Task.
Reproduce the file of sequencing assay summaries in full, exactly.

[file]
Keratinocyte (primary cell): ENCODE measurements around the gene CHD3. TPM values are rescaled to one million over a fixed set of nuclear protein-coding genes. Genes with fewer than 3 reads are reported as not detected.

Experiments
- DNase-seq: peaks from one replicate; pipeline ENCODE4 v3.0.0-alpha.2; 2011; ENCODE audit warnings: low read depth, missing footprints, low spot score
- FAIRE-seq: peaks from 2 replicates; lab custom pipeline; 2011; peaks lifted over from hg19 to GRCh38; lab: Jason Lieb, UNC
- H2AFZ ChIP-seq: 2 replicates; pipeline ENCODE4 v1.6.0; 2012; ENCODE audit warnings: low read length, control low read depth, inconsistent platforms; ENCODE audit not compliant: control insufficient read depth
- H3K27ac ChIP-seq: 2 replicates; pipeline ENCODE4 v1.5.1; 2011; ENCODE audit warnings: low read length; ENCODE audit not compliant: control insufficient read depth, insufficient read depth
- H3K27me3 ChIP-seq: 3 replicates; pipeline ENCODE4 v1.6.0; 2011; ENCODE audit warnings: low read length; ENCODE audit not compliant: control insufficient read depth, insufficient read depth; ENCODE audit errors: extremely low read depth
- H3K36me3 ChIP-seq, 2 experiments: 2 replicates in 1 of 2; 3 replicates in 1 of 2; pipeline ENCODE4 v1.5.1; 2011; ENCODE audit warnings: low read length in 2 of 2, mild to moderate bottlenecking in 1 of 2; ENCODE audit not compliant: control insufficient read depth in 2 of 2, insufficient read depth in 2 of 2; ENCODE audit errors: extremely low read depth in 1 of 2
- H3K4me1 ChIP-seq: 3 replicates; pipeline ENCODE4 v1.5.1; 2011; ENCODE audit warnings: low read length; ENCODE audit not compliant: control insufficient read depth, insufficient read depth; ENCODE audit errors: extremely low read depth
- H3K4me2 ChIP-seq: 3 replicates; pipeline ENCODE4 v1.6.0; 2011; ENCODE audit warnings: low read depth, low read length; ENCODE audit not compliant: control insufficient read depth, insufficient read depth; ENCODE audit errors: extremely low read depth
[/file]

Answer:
Keratinocyte (primary cell): ENCODE measurements around the gene CHD3. TPM values are rescaled to one million over a fixed set of nuclear protein-coding genes. Genes with fewer than 3 reads are reported as not detected.

Experiments
- DNase-seq: peaks from one replicate; pipeline ENCODE4 v3.0.0-alpha.2; 2011; ENCODE audit warnings: low read depth, missing footprints, low spot score
- FAIRE-seq: peaks from 2 replicates; lab custom pipeline; 2011; peaks lifted over from hg19 to GRCh38; lab: Jason Lieb, UNC
- H2AFZ ChIP-seq: 2 replicates; pipeline ENCODE4 v1.6.0; 2012; ENCODE audit warnings: low read length, control low read depth, inconsistent platforms; ENCODE audit not compliant: control insufficient read depth
- H3K27ac ChIP-seq: 2 replicates; pipeline ENCODE4 v1.5.1; 2011; ENCODE audit warnings: low read length; ENCODE audit not compliant: control insufficient read depth, insufficient read depth
- H3K27me3 ChIP-seq: 3 replicates; pipeline ENCODE4 v1.6.0; 2011; ENCODE audit warnings: low read length; ENCODE audit not compliant: control insufficient read depth, insufficient read depth; ENCODE audit errors: extremely low read depth
- H3K36me3 ChIP-seq, 2 experiments: 2 replicates in 1 of 2; 3 replicates in 1 of 2; pipeline ENCODE4 v1.5.1; 2011; ENCODE audit warnings: low read length in 2 of 2, mild to moderate bottlenecking in 1 of 2; ENCODE audit not compliant: control insufficient read depth in 2 of 2, insufficient read depth in 2 of 2; ENCODE audit errors: extremely low read depth in 1 of 2
- H3K4me1 ChIP-seq: 3 replicates; pipeline ENCODE4 v1.5.1; 2011; ENCODE audit warnings: low read length; ENCODE audit not compliant: control insufficient read depth, insufficient read depth; ENCODE audit errors: extremely low read depth
- H3K4me2 ChIP-seq: 3 replicates; pipeline ENCODE4 v1.6.0; 2011; ENCODE audit warnings: low read depth, low read length; ENCODE audit not compliant: control insufficient read depth, insufficient read depth; ENCODE audit errors: extremely low read depth